• Political stability and sound economic management have helped anchor economic growth and poverty reduction in Namibia. Growth has not been accompanied by job creation, however, and extreme social and economic inequities inherited from apartheid persist despite generous spending on social programs. The country is also vulnerable to short- and long-term environmental shocks as all major sources of growth depend heavily on Namibia’s fragile ecosystem.

    Namibia has enjoyed a sustained period of strong growth. Between 2011 and 2015, the economy grew at an average annual rate of 5.6% per annum. Growth was driven by massive investment in extractive projects, strong export prices, rapid private credit growth, and a program of deficit-financed fiscal stimulus.

    Last Updated: Apr 01, 2017

  • Over the longer-term, Namibia faces important challenges in diversifying the economy and broadening economic opportunities. The economy remains heavily dependent on mining, while limited demand for unskilled labor leads to concentration of labor in unproductive subsistence agriculture. Policy priorities for a more inclusive economy include: i) improving access to and quality of secondary, tertiary, and vocational education; and ii) addressing labor market rigidities.

    Last Updated: Apr 01, 2017

  • Development Challenges

    Relatively strong economic growth has not been sufficient to deal with poverty, inequality, and unemployment. Using the national poverty line of N$377.96, the poor Namibian comprised 28.7% in 2009/10, following a 9.0 percentage point fall from 37.7% in 2003/04. The reduction was driven by gains in in rural areas. Using the international poverty lines, 16.9% of the population lived on less than $1.90 a day in 2015 compared to 21.3% in 2010. In 2015, 39.0% lived below the $3.10 per day poverty line, compared to 44.3% in 2010. Namibia remains one of the most unequal countries in the world, with a Gini coefficient of 0.597 in 2010.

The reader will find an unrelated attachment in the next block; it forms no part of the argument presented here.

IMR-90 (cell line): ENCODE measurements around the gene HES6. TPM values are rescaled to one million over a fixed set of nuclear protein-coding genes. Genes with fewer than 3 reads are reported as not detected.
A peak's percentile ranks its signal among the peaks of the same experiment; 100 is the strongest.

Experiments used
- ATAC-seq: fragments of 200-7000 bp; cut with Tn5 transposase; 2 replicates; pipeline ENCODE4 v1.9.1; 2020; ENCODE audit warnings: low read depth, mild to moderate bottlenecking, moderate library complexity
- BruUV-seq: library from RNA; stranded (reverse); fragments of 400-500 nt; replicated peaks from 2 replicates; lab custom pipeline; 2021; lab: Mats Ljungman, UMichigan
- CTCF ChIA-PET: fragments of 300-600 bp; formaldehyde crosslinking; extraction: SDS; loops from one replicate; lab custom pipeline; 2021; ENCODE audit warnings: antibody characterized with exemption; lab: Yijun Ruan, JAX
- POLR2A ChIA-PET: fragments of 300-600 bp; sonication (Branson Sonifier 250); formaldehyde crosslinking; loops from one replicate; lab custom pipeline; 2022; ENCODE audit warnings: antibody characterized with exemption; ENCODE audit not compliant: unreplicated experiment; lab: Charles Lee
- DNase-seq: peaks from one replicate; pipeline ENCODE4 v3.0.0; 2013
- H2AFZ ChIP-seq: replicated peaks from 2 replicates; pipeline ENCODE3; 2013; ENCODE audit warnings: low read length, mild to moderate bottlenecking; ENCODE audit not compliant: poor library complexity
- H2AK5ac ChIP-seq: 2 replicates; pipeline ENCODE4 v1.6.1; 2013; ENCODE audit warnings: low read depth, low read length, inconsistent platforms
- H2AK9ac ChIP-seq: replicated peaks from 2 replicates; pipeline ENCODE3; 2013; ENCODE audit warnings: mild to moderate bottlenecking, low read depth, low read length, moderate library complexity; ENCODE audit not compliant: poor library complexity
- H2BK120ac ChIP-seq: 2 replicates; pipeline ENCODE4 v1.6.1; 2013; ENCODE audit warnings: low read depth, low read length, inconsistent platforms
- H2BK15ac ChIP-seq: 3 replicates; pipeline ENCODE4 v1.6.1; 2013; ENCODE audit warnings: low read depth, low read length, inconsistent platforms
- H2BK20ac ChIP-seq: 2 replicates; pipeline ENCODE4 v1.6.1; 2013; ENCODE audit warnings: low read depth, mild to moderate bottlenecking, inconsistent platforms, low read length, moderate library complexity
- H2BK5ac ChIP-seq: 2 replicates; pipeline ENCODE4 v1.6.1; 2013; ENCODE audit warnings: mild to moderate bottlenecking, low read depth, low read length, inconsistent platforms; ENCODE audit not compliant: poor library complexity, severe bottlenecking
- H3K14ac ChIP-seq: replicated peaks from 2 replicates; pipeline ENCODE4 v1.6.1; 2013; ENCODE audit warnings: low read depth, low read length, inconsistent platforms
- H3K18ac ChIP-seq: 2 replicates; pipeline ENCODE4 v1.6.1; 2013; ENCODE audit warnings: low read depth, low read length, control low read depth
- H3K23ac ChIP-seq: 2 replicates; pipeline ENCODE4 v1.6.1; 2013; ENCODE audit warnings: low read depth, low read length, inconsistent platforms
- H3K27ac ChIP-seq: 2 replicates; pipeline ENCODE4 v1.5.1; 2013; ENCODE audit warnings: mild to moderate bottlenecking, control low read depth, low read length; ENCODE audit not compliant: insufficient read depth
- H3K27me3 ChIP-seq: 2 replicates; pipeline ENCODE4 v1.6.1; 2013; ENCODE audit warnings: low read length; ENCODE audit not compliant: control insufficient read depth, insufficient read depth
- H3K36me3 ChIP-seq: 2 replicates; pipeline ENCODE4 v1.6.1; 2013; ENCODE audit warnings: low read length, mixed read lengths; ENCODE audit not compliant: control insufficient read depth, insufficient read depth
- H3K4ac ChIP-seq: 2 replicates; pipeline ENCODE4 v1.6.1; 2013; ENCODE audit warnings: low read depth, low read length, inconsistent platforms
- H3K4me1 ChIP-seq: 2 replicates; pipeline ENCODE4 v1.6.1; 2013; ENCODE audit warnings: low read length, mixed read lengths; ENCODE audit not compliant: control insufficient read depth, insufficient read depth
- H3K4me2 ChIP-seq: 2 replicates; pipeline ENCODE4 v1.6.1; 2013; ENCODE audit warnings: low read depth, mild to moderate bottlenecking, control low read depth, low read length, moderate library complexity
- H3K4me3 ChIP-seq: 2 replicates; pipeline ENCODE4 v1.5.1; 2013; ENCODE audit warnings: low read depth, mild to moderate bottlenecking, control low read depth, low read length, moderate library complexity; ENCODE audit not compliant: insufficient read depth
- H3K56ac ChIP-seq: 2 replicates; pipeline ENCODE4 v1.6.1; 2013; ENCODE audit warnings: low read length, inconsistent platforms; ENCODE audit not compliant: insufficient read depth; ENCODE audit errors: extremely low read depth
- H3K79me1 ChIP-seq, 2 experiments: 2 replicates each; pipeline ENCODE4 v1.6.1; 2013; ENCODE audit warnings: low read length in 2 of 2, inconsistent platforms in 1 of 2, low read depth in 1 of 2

The demand for electricity has been growing rapidly, pushed by urbanization and the mining sector. Long-term agreements to purchase electricity at favorable rates are expiring and there has been no significant, new capacity since independence. Wholesale electricity prices have risen by double-digit rates in each of the past several years.

    All major production sectors—mining, tourism, livestock and meat production, and fisheries—are vulnerable to external economic and ecological shocks. Foreign demand in each industry is cyclical, seasonal, or unpredictable, with downstream effects for employment, income, and government revenue. All face risks from climate change and/or other countries’ policies to address climate change.  

    Last Updated: Apr 01, 2017

  • The World Bank Group (WBG)

    Namibia became a member of the International Bank for Reconstruction and Development (IBRD), International Finance Corporation (IFC), and the Multilateral Investment Guarantee Agency (MIGA) in 1990.

    Last Updated: Apr 01, 2017



Namibia: Commitments by Fiscal Year (in millions of dollars)*

*Amounts include IBRD and IDA commitments


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In Depth


Africa's Pulse, No. 15, April 2017

Economic growth in Sub-Saharan Africa is projected to recover to 2.6 percent in 2017, following a marked deceleration in 2016.


International Development Association (IDA) in Africa

IDA, the World Bank’s fund for the poorest, contributes nearly 50% of its funds to 39 African countries.


World Bank Africa Multimedia

Watch, listen and click through the latest videos, podcasts and slideshows highlighting the World Bank’s work in Sub-Saharan Africa.


Doing Business in Namibia

The Doing Business Project provides objective measures of business regulations and their enforcement. See where Namibia ranks on the "...

Additional Resources

Country Office Contacts

Main Office Contact

In South Africa:
Zandi Ratshitanga
Sr. Communications Officer
442 Rodericks Street, Lynnwood Road
Tshwane 0081
In Washington:
Ivan Velev
Country Program Coordinator
1818 H Street, NW
Washington, DC 20433